Comovement in Cities
AbstractRecent research has shown that industries that locate together in space also move together over the business cycle, and that this correspondence between spatial and temporal comovement is important to aggregate volatility. This paper asks whether this correspondence is due to local common shocks or to local spillovers. I examine interindustry comovements within seven large US cities, and find strong evidence for local spillovers. I estimate that local spillovers explain roughly one-third of manufacturing employment volatility at the city level. Local spillovers do not appear to result from transport costs and locally traded goods.
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Bibliographic InfoPaper provided by National Bureau of Economic Research, Inc in its series NBER Working Papers with number 5304.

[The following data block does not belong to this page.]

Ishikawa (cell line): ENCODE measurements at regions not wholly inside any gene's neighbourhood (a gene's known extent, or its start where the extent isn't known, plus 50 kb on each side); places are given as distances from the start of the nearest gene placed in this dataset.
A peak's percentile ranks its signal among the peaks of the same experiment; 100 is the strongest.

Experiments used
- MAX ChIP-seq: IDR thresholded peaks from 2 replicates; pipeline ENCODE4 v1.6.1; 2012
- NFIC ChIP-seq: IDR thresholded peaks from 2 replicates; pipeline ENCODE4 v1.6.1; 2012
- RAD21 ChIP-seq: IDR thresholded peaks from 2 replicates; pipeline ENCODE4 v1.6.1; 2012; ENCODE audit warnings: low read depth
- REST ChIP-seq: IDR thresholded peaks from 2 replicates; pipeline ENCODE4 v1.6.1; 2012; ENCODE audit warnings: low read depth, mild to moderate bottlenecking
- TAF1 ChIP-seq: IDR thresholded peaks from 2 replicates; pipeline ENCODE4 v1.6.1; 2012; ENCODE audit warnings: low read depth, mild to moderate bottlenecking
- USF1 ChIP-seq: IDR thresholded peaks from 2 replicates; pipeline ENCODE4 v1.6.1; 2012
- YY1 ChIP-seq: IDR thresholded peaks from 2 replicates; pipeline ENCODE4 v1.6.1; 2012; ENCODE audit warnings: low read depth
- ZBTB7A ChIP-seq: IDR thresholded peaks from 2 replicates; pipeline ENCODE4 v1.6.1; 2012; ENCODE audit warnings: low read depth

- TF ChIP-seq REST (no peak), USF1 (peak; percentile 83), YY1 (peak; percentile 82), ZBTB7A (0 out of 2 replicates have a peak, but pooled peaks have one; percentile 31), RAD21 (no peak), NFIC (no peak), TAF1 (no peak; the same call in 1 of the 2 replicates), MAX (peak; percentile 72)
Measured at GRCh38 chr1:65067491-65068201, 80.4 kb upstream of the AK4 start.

Date of creation: Oct 1995
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Publication status: published as Carnegie-Rochester Conference Series on Public Policy, vol.44, pp.169-206, June 1996
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Postal: National Bureau of Economic Research, 1050 Massachusetts Avenue Cambridge, MA 02138, U.S.A.
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Other versions of this item:
- Shea, John, 1996. "Comovement in cities," Carnegie-Rochester Conference Series on Public Policy, Elsevier, vol. 44(1), pages 169-206, June.
- E32 - Macroeconomics and Monetary Economics - - Prices, Business Fluctuations, and Cycles - - - Business Fluctuations; Cycles
- R11 - Urban, Rural, Regional, Real Estate, and Transportation Economics - - General Regional Economics - - - Regional Economic Activity: Growth, Development, Environmental Issues, and Changes
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